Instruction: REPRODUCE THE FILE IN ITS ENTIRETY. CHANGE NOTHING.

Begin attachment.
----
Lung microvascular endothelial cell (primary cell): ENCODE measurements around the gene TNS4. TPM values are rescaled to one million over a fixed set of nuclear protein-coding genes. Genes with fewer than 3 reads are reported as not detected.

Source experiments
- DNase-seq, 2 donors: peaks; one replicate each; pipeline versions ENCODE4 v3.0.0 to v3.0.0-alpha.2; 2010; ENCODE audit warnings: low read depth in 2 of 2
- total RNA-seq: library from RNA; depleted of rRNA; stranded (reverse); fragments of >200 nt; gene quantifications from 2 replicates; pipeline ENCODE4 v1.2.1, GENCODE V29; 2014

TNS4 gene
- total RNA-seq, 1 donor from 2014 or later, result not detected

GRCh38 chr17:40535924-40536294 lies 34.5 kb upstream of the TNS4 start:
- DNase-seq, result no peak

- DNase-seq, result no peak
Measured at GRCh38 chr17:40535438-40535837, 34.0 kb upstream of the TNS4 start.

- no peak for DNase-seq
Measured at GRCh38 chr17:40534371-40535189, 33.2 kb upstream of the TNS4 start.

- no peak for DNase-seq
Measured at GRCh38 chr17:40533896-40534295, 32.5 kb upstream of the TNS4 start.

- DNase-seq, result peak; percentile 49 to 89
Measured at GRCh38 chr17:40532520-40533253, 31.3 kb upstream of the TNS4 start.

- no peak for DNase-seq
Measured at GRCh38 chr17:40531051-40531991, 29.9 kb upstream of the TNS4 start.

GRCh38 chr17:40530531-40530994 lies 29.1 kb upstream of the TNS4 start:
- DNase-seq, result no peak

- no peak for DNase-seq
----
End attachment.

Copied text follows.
Lung microvascular endothelial cell (primary cell): ENCODE measurements around the gene TNS4. TPM values are rescaled to one million over a fixed set of nuclear protein-coding genes. Genes with fewer than 3 reads are reported as not detected.

Source experiments
- DNase-seq, 2 donors: peaks; one replicate each; pipeline versions ENCODE4 v3.0.0 to v3.0.0-alpha.2; 2010; ENCODE audit warnings: low read depth in 2 of 2
- total RNA-seq: library from RNA; depleted of rRNA; stranded (reverse); fragments of >200 nt; gene quantifications from 2 replicates; pipeline ENCODE4 v1.2.1, GENCODE V29; 2014

TNS4 gene
- total RNA-seq, 1 donor from 2014 or later, result not detected

GRCh38 chr17:40535924-40536294 lies 34.5 kb upstream of the TNS4 start:
- DNase-seq, result no peak

- DNase-seq, result no peak
Measured at GRCh38 chr17:40535438-40535837, 34.0 kb upstream of the TNS4 start.

- no peak for DNase-seq
Measured at GRCh38 chr17:40534371-40535189, 33.2 kb upstream of the TNS4 start.

- no peak for DNase-seq
Measured at GRCh38 chr17:40533896-40534295, 32.5 kb upstream of the TNS4 start.

- DNase-seq, result peak; percentile 49 to 89
Measured at GRCh38 chr17:40532520-40533253, 31.3 kb upstream of the TNS4 start.

- no peak for DNase-seq
Measured at GRCh38 chr17:40531051-40531991, 29.9 kb upstream of the TNS4 start.

GRCh38 chr17:40530531-40530994 lies 29.1 kb upstream of the TNS4 start:
- DNase-seq, result no peak

- no peak for DNase-seq